When I was a young lawyer, I was asked to draft an important brief for a major client. After days of research, I wrote my masterpiece (really a tome) that would anticipate and destroy any possible avenue the plaintiff would have for evading summary judgment. When I hit “print,” I was convinced that my draft would impress the partner on the case (let’s call him “Roger”) with its intelligence and wit. I left the brief on his chair, all 40 pages of it.
A week later, Roger came to my office, glasses low on the bridge of his nose and brief in hand, and asked, “Roya, tell me, were you on law review?” I preened and said no. Roger responded: “Well, you sure write like you were,” dropped the brief on the floor and left. (Apologies to law review editors everywhere.) I wasn’t sure what just happened, but I knew it couldn’t be good.
When I met with Roger later that day and over the years, what became obvious was that unnecessary complexity didn’t serve the needs of our clients who came to us for forceful but clear advocacy. In drafting my epic brief, I forgot to adapt to the intended audience, who—not having the time or the stamina to follow the intricate logic trails weaved throughout the document—would just give up. In losing the judge, I would lose the client.
A few years ago in the New Normal, I described the value of simplicity and clear communication as part of a new agile manifesto for lawyers. In the New Normal, where our clients are under pressure to move with alacrity in winning business or managing risk, unnecessary complexity in the delivery of legal services adds no value. The “voice of the customer” has been telling us for years that lawyers, with our preference for complex language and arcane processes, make it hard for our clients to engage.
Recognizing the value of simplicity is nothing new. While its most celebrated proponents, Steve Jobs and Apple’s design chief Jonathan Ive, led the revolution in personal computing, the field of industrial design has championed simplicity for years. Industrial designers believe that the customer shouldn’t be burdened but helped by a design that makes it easy to use the product in question. As Ive put it in 2012:
“Designing and developing anything of consequence is incredibly challenging …. Our goal is to try to bring a calm and simplicity to what are incredibly complex problems so that you’re not aware really of the solution, you’re not aware of how hard the problem was that was eventually solved.”
Ive understands that eliminating complexity in the service of customers is hard and requires thinking and experiencing always like a customer.
But what does industrial design have to do with the practice of law? In the New Normal, the lessons of good industrial design teach us to keep in mind how the client experiences the delivery of legal services. That means taking the noise of complexity out of our interactions and changing how we require clients to interact with us in a legal process that usually is designed for our ease as lawyers rather than the client’s.
Let’s take the example of how sales contracts were reviewed and approved at my last company. It was a cumbersome process that was characterized by repeated back-and-forth between the legal team and a global sales force; unclear lines of responsibility for commercial, risk and legal review; and inconsistent negotiating positions across business units. This process, familiar to many in-house legal departments, resulted in unnecessary delays and confusion in highly competitive bidding situations. Rather than focus on selling, the sales force was burdened with keeping track of multiple workflows in order to ensure that a contract went through the system.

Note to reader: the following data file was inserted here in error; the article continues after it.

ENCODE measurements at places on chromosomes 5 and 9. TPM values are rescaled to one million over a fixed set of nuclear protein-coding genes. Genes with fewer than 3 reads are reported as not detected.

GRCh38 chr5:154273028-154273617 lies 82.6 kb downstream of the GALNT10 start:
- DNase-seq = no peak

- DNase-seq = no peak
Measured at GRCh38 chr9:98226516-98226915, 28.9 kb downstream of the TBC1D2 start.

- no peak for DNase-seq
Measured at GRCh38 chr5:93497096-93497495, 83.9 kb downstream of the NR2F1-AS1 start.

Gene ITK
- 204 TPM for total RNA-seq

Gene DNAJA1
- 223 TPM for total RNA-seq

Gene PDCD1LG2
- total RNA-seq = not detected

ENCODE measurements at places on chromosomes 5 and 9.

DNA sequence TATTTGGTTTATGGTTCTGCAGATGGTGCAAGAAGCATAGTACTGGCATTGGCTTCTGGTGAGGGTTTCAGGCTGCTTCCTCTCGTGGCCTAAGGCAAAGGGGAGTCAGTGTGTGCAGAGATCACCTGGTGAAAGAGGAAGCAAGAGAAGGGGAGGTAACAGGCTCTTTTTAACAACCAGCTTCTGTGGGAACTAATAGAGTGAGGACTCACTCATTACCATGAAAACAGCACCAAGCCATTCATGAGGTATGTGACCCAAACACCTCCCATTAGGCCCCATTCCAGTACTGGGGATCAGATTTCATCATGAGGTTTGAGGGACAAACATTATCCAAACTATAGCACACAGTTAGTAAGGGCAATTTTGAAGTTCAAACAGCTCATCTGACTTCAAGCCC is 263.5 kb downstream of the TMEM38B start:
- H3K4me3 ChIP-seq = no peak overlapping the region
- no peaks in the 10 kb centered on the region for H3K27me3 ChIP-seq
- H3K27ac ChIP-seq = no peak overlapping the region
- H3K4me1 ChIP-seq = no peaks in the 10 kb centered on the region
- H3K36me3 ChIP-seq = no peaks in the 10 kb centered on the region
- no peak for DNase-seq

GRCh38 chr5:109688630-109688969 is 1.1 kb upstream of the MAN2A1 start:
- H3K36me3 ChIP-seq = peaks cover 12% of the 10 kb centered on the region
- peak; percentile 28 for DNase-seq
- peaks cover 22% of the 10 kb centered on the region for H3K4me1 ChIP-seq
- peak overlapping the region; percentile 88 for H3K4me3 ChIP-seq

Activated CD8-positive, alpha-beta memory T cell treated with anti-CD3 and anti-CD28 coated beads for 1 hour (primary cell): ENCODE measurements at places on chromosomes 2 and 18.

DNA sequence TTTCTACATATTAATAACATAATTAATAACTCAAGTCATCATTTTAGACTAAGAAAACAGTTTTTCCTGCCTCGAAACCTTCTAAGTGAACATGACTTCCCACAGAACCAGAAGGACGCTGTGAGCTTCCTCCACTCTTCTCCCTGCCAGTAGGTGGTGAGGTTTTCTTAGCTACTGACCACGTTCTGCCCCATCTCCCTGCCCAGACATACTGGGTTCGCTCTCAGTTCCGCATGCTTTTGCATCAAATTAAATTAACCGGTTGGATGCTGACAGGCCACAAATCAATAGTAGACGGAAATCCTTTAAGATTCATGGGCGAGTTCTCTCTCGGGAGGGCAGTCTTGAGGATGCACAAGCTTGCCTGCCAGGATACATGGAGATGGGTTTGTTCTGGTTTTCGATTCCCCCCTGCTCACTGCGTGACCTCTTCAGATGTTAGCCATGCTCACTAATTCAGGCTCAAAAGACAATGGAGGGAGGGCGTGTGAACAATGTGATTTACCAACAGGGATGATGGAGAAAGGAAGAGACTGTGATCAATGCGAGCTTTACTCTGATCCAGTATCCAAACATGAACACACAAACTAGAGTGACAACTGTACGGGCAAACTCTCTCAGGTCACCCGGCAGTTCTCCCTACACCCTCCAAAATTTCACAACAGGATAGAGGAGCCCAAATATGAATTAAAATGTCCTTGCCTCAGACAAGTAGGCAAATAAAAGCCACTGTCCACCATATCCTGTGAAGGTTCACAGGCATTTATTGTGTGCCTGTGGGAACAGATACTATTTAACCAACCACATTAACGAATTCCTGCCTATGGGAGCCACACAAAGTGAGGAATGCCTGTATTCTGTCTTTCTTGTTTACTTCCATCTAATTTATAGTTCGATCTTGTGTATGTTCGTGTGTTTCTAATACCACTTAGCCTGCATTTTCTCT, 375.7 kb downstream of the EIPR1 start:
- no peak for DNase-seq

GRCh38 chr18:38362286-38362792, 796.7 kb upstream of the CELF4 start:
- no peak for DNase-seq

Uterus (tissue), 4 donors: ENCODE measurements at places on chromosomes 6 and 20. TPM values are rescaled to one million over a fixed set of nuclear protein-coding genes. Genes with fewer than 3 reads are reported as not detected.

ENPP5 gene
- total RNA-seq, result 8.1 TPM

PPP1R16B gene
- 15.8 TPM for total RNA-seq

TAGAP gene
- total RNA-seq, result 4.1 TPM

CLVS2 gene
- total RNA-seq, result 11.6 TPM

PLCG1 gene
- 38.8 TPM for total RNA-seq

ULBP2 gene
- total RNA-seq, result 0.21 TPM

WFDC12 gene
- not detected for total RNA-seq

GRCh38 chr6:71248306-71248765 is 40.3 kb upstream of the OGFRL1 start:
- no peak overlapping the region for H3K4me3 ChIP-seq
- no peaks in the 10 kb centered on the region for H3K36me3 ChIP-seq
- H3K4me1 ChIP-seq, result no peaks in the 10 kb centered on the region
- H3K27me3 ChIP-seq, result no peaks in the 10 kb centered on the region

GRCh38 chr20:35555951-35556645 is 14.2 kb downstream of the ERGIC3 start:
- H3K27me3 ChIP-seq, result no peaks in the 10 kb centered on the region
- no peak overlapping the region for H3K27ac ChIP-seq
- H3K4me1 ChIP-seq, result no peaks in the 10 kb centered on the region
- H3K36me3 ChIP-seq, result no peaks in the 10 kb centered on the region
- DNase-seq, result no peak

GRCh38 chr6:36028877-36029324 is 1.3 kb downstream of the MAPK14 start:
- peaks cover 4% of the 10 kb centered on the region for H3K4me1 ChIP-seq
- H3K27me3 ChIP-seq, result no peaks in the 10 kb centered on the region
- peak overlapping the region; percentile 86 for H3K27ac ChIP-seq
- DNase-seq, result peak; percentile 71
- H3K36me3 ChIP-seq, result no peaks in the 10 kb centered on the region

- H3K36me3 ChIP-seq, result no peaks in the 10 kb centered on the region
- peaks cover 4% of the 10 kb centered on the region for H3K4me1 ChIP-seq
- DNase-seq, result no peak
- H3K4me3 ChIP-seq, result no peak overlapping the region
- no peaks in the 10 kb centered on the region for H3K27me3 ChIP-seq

It turns out that like a lot of legal processes, the way in which contract review developed at the company was in reaction to “bad” outcomes. So rather than tailoring review to the risk posed, it was more comfortable for the legal team to make everyone go through the same level and type of review. Rather than focus on what was best for the company’s customers and our own internal sales clients, we made it easier on ourselves.
Something had to change. With our new focus on making it easier for the sales teams to engage with us, the legal department began by mapping out the current state. It turned out that in order to get a sales contract through our “system,” a typical salesperson had to go through about 40 different steps before a contract was approved for execution. In any other customer-facing scenario, we would have been out of business. Over the next several months and with significant input from all stakeholders, the legal team reduced the number of sales touch points to about five. While the review process remained rigorous, through a combination of automation, standardization and tailored risk review, we took the sales force out of the review workflow so they could focus on the company’s customers.
This process was not easy, and the review process continues to evolve. However, with a new guiding principle of simplifying the interactions with sales, the legal team’s efforts to deliver value were met with enthusiasm by the business.
Roya Behnia most recently served as senior vice president, general counsel and corporate secretary of Pall Corporation, based in New York, until September 2015 when it was acquired by Danaher Corporation. Prior to Pall, she was general counsel of a publicly held Internet marketing company in Chicago. She started her legal career at Kirkland & Ellis in Chicago, where she was a litigation partner.
Editor’s note: The New Normal is an ongoing discussion between Paul Lippe, the CEO of Legal OnRamp, Patrick Lamb, founding member of Valorem Law Group and their guests. New Normal contributors spend a lot of time thinking, writing and speaking about the changes occurring in the delivery of legal services. You’re invited to join their discussion.
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